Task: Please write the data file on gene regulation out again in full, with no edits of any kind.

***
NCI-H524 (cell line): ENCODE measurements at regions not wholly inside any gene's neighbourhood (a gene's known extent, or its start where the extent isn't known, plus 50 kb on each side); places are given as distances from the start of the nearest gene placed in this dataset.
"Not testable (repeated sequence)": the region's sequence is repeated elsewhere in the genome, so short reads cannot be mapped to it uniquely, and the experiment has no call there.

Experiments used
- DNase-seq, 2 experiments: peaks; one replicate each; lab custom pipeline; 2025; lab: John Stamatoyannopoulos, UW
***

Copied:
NCI-H524 (cell line): ENCODE measurements at regions not wholly inside any gene's neighbourhood (a gene's known extent, or its start where the extent isn't known, plus 50 kb on each side); places are given as distances from the start of the nearest gene placed in this dataset.
"Not testable (repeated sequence)": the region's sequence is repeated elsewhere in the genome, so short reads cannot be mapped to it uniquely, and the experiment has no call there.

Experiments used
- DNase-seq, 2 experiments: peaks; one replicate each; lab custom pipeline; 2025; lab: John Stamatoyannopoulos, UW